Can You Have Two Electric Bills in Your Name? Answered

You can have two or more residential electric bills in your name. Each bill will be connected to a separate address and usage charges will typically be mailed to the address on the account. We contacted several major electric companies across the U.S. to gather this information.

In order to pay multiple electric bills at once, you may be able to set up an online account, link the accounts in your name to the same username, and make a payment or payments. The following electric companies offer this option:

  • CenterPoint Energy (servicing Arkansas, Louisiana, Minnesota, Mississippi, Oklahoma, and Texas)
  • Commonwealth Edison (ComEd) (servicing Chicago and northern Illinois)
  • Consolidated Edison (Con Edison) (servicing New York City and Westchester County, N.Y.)
  • DTE Energy (servicing Michigan)
  • Dominion Energy (servicing Virginia, North Carolina, and South Carolina)
  • Florida Power & Light (FPL) (servicing Florida)
  • Georgia Power Company (servicing Georgia)
  • Oncor Electric Delivery Company (servicing Texas)
  • Pacific Gas & Electric (PG&E) (servicing California)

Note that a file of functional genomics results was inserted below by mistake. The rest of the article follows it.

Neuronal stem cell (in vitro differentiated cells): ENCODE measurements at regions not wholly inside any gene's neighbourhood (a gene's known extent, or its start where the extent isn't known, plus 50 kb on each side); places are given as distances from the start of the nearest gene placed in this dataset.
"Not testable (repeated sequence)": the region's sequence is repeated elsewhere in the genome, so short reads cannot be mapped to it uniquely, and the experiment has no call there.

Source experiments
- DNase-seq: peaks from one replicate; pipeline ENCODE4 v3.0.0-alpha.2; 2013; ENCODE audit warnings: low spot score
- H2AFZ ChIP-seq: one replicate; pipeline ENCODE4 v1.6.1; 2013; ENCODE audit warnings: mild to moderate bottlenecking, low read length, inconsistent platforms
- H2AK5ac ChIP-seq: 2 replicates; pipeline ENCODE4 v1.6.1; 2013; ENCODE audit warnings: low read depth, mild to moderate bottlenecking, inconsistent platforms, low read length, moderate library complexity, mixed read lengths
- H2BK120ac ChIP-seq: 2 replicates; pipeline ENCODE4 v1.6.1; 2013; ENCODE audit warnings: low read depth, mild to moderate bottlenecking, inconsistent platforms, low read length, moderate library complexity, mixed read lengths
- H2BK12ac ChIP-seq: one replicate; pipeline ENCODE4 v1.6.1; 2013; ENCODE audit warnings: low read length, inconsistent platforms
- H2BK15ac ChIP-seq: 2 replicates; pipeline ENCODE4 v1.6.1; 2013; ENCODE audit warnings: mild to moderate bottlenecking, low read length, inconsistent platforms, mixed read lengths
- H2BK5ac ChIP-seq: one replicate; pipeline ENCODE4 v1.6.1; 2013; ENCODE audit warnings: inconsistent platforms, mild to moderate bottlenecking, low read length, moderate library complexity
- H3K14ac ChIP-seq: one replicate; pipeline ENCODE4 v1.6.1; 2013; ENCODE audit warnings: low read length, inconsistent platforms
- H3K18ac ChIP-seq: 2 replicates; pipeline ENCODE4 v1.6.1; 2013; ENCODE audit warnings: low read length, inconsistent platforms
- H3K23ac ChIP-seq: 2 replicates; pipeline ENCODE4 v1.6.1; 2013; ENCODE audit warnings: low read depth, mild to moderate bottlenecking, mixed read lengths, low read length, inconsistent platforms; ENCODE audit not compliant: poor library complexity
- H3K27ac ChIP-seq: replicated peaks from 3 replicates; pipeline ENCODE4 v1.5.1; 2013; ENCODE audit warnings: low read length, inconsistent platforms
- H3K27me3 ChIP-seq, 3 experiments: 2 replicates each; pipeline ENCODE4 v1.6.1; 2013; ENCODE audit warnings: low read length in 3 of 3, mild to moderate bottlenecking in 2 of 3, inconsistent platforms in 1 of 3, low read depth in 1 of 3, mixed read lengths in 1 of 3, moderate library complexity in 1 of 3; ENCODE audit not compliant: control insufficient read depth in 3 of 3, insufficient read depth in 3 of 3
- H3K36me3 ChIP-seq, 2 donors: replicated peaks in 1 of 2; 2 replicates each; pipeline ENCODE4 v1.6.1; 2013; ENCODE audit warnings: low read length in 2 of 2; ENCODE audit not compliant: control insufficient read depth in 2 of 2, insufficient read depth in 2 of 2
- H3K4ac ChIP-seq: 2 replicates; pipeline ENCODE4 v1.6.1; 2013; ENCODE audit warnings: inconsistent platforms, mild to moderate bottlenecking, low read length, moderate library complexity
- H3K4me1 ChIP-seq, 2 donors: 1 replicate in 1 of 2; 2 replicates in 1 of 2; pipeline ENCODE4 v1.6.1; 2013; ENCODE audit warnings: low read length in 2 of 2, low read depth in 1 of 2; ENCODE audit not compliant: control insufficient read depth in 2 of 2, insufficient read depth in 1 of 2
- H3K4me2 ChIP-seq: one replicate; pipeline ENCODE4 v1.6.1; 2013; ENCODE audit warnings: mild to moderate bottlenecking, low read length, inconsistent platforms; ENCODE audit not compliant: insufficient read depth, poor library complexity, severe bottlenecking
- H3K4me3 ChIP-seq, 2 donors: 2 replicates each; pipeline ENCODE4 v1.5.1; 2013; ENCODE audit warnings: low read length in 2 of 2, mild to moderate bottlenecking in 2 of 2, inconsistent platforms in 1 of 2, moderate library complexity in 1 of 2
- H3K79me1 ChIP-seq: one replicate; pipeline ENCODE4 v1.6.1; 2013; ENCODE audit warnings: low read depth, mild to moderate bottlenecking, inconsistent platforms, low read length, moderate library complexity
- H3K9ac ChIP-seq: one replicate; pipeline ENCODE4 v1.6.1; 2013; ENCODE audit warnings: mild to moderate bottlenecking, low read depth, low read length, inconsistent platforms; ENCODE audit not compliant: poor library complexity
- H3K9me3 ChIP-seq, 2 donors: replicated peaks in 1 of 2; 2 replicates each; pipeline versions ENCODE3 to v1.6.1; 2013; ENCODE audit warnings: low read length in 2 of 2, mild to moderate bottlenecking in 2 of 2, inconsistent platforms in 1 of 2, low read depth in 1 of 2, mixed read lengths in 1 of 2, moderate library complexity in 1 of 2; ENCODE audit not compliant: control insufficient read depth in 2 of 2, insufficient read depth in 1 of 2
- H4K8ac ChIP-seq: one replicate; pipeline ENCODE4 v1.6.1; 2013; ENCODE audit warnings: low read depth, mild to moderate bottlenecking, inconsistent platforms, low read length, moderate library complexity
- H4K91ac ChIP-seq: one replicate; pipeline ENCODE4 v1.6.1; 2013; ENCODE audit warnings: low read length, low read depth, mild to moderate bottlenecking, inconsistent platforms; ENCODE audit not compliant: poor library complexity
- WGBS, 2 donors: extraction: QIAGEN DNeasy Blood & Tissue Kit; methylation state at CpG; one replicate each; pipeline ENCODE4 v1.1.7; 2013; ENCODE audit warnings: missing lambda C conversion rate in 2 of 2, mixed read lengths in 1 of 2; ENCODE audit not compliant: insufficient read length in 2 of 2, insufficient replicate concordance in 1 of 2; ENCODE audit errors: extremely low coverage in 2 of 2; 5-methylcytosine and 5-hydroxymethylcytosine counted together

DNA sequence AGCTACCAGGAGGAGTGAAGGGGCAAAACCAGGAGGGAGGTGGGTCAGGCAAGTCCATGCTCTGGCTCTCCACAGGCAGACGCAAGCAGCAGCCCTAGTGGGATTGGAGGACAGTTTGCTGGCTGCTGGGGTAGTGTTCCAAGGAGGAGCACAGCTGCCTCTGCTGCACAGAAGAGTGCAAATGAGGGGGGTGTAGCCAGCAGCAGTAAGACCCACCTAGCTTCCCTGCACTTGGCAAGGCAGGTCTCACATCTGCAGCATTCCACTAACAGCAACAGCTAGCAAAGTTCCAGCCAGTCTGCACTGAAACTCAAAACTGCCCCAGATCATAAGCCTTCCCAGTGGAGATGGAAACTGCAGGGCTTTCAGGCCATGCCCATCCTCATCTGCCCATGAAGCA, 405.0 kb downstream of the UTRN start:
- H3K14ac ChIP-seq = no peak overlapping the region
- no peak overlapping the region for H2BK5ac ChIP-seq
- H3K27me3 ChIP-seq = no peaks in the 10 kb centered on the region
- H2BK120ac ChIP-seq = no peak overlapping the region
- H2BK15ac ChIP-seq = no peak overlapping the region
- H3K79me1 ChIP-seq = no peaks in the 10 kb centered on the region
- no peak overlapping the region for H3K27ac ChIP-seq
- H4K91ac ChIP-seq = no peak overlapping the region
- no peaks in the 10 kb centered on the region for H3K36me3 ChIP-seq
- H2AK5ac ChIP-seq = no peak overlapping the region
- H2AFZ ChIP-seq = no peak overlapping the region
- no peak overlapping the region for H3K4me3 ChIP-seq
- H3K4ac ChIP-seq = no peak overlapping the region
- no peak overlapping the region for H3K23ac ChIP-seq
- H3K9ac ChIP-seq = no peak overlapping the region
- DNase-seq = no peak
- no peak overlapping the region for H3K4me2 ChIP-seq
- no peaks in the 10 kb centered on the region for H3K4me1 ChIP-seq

• Portland General Electric (servicing Oregon)
  • Public Service Electric & Gas Company (servicing New Jersey)
  • Southern California Edison (servicing Southern California)

Some of the electric companies we contacted said they have portions of their websites dedicated to users with multiple accounts and/or property managers. Portland General Electric will even let you export billing information from your online account to an Excel spreadsheet.

Reasons You May Require Multiple Electric Bills in Your Name

Some situations that may call for more than one electric bill in your name include:

  • You are an adult caring for aging parents or relatives
  • You want to assist your college student or another family member by taking care of his/her utility bills
  • You have multiple residences
  • You have one or more income properties
  • You are moving and need to have utility services at both addresses for a time
  • You are managing a deceased relative’s property (See our related article on whether or not you can keep utilities in a deceased person’s name)